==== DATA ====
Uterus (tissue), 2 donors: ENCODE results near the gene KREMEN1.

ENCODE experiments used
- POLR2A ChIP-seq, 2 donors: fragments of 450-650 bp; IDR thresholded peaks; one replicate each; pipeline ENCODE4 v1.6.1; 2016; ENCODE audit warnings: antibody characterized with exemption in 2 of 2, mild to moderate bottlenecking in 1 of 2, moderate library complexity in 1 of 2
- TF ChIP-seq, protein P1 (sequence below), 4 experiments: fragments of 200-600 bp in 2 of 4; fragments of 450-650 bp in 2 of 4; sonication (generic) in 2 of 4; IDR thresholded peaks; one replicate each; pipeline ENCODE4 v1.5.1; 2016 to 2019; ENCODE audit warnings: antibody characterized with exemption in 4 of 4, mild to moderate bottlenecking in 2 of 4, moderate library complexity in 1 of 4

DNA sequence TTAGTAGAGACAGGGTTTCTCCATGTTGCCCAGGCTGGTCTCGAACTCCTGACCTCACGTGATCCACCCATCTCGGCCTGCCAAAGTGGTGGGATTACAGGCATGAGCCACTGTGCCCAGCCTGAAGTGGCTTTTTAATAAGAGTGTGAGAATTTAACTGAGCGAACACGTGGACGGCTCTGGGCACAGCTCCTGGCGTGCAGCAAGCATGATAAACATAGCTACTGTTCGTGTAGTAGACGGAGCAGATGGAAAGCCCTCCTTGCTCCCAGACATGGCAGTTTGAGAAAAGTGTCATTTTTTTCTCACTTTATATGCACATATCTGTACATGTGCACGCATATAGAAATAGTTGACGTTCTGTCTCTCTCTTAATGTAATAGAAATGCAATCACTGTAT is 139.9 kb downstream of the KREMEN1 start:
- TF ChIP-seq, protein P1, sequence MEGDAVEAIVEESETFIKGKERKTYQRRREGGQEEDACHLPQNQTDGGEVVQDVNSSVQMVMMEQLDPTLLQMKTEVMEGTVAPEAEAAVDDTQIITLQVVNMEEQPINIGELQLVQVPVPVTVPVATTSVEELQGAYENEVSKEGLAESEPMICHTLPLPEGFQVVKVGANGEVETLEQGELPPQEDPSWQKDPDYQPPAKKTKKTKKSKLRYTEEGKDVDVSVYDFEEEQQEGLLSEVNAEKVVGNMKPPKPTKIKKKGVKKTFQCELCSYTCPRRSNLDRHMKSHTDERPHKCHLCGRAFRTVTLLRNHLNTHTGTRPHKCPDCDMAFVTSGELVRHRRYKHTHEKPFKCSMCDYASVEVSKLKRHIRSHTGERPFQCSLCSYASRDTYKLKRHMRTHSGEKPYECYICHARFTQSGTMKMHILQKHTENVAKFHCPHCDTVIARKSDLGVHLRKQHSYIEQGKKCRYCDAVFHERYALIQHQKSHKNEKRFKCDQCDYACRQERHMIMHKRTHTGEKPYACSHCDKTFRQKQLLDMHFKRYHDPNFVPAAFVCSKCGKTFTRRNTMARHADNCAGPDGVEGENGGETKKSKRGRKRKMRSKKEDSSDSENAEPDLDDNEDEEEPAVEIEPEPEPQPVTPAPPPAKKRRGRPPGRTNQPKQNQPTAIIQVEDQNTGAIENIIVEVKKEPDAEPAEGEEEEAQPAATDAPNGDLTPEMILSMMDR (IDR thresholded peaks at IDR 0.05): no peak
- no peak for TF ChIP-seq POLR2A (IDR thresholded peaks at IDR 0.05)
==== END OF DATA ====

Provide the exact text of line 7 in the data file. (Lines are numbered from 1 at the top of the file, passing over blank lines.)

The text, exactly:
- no peak for TF ChIP-seq POLR2A (IDR thresholded peaks at IDR 0.05)